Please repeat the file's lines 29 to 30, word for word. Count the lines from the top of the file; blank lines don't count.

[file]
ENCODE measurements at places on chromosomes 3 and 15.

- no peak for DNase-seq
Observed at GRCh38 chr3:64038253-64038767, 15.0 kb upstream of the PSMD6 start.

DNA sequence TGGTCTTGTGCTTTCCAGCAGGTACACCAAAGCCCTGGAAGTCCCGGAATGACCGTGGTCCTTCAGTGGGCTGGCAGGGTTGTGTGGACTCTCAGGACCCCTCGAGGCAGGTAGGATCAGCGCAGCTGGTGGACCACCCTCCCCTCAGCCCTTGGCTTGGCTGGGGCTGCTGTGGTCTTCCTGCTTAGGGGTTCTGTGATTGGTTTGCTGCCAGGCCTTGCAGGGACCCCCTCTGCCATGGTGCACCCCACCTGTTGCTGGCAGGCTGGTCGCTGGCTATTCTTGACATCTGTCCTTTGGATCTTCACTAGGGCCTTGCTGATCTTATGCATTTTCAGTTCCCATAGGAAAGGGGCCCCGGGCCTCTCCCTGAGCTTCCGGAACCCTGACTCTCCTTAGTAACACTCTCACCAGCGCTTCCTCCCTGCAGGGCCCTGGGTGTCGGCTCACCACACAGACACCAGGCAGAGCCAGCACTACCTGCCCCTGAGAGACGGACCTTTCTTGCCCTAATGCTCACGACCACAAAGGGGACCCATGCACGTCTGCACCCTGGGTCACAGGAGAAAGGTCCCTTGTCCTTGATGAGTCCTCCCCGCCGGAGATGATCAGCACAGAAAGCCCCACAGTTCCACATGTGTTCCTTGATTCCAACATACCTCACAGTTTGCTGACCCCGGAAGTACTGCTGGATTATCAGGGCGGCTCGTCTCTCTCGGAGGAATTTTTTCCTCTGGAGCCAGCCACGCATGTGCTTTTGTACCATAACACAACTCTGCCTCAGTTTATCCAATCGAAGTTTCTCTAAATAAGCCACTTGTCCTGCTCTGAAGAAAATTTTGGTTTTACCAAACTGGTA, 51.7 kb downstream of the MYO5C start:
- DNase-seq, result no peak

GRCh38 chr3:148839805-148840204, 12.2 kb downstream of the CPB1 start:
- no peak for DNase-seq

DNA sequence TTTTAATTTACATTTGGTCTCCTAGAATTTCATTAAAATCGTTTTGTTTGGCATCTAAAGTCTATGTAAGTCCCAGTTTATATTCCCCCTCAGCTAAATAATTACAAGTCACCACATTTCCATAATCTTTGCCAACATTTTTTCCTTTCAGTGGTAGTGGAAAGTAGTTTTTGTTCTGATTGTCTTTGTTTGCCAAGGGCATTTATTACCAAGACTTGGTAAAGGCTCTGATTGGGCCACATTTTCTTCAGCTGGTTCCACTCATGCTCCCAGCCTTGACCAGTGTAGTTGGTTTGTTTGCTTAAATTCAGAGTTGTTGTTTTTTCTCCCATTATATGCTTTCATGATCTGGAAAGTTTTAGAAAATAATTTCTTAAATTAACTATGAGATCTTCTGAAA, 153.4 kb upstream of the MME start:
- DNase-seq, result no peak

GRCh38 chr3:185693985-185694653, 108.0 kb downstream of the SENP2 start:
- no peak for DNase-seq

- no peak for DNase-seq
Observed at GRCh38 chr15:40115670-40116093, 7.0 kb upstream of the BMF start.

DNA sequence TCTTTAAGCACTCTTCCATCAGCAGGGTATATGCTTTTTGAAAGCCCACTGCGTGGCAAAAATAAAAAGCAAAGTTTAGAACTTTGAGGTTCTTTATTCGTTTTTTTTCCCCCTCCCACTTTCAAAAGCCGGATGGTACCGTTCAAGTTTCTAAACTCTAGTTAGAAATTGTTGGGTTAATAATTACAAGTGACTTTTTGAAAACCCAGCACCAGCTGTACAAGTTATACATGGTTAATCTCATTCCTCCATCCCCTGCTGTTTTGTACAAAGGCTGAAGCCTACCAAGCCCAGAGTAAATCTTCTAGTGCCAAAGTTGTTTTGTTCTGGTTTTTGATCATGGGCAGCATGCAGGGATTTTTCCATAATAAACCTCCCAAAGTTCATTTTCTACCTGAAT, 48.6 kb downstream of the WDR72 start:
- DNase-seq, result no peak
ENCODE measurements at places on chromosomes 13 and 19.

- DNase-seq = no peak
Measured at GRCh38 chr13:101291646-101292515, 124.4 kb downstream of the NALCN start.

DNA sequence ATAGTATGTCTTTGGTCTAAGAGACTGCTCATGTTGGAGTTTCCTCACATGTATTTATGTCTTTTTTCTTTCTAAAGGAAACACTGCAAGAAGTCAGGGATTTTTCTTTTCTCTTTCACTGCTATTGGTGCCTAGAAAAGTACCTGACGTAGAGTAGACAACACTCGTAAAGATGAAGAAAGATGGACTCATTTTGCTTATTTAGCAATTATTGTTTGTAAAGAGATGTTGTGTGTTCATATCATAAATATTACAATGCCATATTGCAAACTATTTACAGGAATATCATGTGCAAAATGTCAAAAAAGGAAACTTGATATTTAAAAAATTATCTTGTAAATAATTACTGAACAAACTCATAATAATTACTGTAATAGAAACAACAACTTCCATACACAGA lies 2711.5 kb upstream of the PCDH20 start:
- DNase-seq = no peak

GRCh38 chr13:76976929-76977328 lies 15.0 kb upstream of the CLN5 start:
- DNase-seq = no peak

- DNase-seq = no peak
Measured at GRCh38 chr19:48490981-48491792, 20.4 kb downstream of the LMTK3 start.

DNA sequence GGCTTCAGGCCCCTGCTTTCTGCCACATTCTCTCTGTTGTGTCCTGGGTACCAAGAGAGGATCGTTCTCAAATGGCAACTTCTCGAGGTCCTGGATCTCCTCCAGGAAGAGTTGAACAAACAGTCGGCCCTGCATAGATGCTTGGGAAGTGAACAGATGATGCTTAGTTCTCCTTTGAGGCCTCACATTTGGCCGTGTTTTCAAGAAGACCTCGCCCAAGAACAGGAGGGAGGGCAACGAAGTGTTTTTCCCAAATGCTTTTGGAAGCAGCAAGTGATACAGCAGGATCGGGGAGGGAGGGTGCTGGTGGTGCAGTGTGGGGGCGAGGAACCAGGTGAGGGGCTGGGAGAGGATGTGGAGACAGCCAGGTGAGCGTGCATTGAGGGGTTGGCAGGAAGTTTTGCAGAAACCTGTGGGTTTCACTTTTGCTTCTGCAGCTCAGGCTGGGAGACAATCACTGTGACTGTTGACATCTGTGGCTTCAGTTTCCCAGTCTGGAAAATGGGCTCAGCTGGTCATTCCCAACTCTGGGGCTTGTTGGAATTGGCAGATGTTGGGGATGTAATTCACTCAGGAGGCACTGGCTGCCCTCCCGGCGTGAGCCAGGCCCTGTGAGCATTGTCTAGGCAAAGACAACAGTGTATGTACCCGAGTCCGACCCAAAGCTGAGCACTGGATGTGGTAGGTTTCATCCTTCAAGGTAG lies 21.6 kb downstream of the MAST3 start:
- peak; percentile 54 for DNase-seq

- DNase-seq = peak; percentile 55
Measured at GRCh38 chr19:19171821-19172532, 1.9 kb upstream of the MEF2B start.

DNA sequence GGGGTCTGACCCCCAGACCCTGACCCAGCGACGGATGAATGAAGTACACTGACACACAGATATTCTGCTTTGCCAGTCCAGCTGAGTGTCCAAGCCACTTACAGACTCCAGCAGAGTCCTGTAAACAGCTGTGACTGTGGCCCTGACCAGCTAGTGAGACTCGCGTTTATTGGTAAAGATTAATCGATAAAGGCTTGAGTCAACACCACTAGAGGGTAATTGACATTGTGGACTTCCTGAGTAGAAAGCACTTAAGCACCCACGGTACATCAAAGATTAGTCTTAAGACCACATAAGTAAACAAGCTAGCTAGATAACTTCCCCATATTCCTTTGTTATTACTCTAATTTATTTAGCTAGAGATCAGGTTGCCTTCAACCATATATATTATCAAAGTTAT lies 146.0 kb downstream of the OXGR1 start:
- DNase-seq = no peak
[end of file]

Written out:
DNA sequence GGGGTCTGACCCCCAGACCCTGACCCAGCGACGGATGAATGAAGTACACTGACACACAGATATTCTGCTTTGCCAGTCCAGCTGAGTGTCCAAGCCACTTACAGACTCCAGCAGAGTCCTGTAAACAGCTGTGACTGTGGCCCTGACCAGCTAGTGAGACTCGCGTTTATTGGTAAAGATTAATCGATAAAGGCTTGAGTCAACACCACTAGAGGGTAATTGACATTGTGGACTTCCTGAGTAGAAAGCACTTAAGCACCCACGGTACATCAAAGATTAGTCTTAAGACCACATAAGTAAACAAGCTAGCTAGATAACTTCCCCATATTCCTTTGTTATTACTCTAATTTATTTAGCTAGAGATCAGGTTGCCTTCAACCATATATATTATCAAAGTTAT lies 146.0 kb downstream of the OXGR1 start:
- DNase-seq = no peak